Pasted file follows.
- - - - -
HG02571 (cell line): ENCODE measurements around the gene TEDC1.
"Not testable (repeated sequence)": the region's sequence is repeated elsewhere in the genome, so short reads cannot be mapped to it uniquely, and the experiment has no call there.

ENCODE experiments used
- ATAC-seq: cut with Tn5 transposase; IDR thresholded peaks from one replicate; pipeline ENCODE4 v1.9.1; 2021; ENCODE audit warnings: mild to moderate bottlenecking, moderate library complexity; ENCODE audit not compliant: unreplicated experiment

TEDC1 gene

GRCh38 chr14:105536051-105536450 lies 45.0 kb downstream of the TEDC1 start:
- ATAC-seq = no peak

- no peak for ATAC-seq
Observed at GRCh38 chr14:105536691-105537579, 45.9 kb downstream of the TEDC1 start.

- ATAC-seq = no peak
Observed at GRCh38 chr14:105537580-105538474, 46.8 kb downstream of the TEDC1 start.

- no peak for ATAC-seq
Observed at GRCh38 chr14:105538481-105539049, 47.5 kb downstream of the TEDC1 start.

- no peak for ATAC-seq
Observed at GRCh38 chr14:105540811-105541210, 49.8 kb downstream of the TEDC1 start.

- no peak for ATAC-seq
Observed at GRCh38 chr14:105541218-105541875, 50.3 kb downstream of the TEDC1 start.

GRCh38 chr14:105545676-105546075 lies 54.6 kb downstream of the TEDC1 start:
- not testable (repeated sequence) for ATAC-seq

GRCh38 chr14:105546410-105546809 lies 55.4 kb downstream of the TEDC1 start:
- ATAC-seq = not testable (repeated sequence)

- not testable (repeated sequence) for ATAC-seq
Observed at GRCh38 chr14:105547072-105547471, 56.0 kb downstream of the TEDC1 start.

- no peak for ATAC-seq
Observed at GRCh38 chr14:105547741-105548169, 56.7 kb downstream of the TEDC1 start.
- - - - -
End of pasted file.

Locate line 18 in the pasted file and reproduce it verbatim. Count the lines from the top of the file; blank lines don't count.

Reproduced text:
GRCh38 chr14:105545676-105546075 lies 54.6 kb downstream of the TEDC1 start: